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2007 BMW X5 3.0si

X marks the annoying spot

About.com Rating 3 Star Rating


2007 BMW X5 3.0si

Bigger, taller, wider and heavier than before.

Photo © BMW USA
Before I say anything at all about the 2007 BMW X5 3.0si, I have to admit that I'm easily annoyed. If patience is a virtue, consider me a sinner. BMW overhauled the X5 for 2007, making a host of tweaks and changes designed to make the SUV better. Well, they made the X5 more annoying. The 2007 BMW X5 3.0si comes with a base price of $45,900 ($55,325 as tested) with a 4 year/50,000 mile warranty, full maintenance and roadside assistance program, and an EPA fuel economy estimate of 17 mpg city/23 mpg highway. Okay, let's drive already.

First Glance

Larger exterior photos: Front Rear

You may be excused if you can't spot the differences between a 2006 X5 and a 2007 model -- I do this for a living, and I can't really tell which is which. The first indication that you're looking at a 2007 X5 is that it is substantially bigger than the earlier edition in nearly every measurable exterior dimension. At nearly 16' long, it is almost 8" longer. It is 2" taller. It is 3" wider. It has a 4" longer wheelbase. And those added inches equal extra poundage -- the 2007 X5 weighs in at 4982 lbs, a whopping 330 lbs heavier than its predecessor.

For all that added girth, X5 retains its essential X5-ness. Big multi-projector headlights are deep-set behind clear shields. The BMW signature kidney grille openings look like feral nostrils. Assertive creases highlight lines down the athletic sides of the body. The tailgate is a little more bulbous, a little rounder than before, giving the whole vehicle a bit of a teardrop shape. X5 reminds me of a body builder whose bulk gives the impression of power.

Fit and finish are exemplary, as you should expect from a vehicle that costs over 45 grand. I especially liked the standard gleaming 18" alloy wheels, a step up from most stock alloys.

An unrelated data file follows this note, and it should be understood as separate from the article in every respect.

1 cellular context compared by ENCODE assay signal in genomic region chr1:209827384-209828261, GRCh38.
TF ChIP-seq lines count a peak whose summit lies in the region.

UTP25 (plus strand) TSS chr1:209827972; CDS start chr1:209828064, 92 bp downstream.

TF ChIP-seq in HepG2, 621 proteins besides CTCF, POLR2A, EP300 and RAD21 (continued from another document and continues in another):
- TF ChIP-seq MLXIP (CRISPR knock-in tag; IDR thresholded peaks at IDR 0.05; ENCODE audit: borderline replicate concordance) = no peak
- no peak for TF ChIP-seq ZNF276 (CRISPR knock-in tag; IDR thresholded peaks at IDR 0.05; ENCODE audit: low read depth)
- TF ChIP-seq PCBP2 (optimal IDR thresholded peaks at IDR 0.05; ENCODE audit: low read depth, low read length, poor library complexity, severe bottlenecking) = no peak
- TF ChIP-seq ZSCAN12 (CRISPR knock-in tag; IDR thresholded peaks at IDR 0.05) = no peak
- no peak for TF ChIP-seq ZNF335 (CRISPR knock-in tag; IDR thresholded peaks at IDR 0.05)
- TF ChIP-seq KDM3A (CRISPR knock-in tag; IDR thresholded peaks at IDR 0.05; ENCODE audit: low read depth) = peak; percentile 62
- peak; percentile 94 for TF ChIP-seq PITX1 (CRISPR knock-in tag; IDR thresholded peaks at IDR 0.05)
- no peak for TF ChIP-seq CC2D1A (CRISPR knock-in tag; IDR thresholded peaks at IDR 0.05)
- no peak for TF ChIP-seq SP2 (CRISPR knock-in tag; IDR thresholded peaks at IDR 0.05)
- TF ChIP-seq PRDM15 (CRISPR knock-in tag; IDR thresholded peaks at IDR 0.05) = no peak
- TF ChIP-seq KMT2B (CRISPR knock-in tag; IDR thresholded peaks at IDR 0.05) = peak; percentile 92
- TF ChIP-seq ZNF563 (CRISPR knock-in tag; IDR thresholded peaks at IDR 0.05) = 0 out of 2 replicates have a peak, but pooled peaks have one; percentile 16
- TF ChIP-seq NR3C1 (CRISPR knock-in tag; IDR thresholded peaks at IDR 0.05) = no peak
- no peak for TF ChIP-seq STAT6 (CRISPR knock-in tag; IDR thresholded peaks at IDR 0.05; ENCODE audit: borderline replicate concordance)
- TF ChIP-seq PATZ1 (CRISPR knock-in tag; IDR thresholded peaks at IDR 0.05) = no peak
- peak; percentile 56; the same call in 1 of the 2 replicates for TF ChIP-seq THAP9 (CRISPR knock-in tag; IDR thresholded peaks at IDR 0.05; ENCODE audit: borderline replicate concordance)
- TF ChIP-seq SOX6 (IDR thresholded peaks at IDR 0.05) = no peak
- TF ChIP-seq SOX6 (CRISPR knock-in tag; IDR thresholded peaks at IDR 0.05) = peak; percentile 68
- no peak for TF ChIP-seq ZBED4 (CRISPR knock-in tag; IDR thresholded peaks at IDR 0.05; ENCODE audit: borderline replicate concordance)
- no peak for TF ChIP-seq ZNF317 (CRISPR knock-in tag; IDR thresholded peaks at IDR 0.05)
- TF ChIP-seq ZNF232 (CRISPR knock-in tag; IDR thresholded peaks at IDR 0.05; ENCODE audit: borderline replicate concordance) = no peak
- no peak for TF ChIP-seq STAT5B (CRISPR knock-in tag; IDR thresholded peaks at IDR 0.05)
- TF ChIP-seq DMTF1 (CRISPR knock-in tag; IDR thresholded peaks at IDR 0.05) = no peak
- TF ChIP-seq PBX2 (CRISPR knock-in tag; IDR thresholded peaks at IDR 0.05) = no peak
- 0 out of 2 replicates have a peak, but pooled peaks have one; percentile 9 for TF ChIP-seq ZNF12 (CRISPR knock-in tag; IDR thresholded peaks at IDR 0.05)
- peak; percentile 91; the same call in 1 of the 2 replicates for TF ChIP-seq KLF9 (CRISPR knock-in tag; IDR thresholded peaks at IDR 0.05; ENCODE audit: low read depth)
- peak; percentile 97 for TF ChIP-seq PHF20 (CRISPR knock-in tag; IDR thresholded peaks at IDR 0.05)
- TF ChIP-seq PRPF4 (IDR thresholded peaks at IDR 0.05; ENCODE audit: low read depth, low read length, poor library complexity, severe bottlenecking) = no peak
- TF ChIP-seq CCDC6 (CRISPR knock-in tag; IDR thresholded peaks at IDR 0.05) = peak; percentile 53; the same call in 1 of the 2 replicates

Continued below...

In the Driver's Seat

Annoyances abound on the X5 dash.

Photo © BMW USA
Larger interior photo

Let the annoyance begin. I don't expect to get into a new SUV and immediately figure out how every feature works, any more than I expect to take a new computer out of the box and immediately access all of its features. You have to really study the owners manual to master some of the deeper functions. So I give a new SUV a break, and give myself some time to figure out how everything works. If you've ever used a joystick, you'll immediately understand how BMW's driver interface works, and you'll be able to customize its functions to suit your style.

But then BMW throws in a few completely unnecessary twists. The gear selector, mounted in the center console, works in a way that I found annoying and counterintuitive. We've spent years operating gear selectors in the same way, pulling back from Park to Reverse to Drive, etc. I'll bet you don't even think about it anymore, and most manufacturers stick with the same basic formula -- because it works. Not BMW -- they have to tweak the system. You pull back to go into Drive, but you push forward to go into Reverse. Annoying.